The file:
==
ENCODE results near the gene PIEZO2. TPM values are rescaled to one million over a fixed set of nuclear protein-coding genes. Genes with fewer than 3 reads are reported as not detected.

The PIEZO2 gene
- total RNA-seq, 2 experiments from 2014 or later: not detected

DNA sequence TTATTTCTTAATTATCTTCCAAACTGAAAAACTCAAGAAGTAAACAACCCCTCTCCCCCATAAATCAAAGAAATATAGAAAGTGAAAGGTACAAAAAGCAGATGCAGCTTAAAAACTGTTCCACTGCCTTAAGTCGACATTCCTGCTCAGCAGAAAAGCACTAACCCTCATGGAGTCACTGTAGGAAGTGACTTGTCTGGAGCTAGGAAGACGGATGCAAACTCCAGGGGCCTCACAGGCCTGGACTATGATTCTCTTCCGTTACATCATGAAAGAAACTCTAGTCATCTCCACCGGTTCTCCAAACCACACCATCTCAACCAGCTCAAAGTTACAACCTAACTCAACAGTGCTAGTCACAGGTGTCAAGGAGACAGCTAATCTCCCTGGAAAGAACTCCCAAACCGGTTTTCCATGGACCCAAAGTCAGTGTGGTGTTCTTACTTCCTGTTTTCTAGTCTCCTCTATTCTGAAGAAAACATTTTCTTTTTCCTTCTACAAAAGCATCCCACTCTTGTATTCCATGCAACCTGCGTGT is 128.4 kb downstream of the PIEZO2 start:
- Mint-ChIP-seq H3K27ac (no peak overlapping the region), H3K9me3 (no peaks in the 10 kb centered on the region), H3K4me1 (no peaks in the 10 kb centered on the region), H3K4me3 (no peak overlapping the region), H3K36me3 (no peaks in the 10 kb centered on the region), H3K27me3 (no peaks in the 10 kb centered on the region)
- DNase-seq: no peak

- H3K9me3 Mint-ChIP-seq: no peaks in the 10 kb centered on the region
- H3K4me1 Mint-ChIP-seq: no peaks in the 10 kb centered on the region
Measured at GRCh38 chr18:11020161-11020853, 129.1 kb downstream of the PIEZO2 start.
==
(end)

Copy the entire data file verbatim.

ENCODE results near the gene PIEZO2. TPM values are rescaled to one million over a fixed set of nuclear protein-coding genes. Genes with fewer than 3 reads are reported as not detected.

The PIEZO2 gene
- total RNA-seq, 2 experiments from 2014 or later: not detected

DNA sequence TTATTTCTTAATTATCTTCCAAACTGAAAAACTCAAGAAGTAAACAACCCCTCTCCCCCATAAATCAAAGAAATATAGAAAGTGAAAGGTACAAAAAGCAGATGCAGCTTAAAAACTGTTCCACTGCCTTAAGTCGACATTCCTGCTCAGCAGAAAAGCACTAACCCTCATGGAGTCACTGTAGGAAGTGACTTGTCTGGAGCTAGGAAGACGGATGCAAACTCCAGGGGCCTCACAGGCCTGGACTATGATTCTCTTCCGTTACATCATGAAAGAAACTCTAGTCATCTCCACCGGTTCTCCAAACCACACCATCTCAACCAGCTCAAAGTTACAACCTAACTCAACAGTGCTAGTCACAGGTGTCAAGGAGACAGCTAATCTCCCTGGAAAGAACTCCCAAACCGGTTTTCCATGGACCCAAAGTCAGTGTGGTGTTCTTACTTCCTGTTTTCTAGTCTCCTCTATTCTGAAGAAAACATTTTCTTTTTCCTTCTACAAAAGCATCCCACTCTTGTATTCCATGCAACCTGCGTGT is 128.4 kb downstream of the PIEZO2 start:
- Mint-ChIP-seq H3K27ac (no peak overlapping the region), H3K9me3 (no peaks in the 10 kb centered on the region), H3K4me1 (no peaks in the 10 kb centered on the region), H3K4me3 (no peak overlapping the region), H3K36me3 (no peaks in the 10 kb centered on the region), H3K27me3 (no peaks in the 10 kb centered on the region)
- DNase-seq: no peak

- H3K9me3 Mint-ChIP-seq: no peaks in the 10 kb centered on the region
- H3K4me1 Mint-ChIP-seq: no peaks in the 10 kb centered on the region
Measured at GRCh38 chr18:11020161-11020853, 129.1 kb downstream of the PIEZO2 start.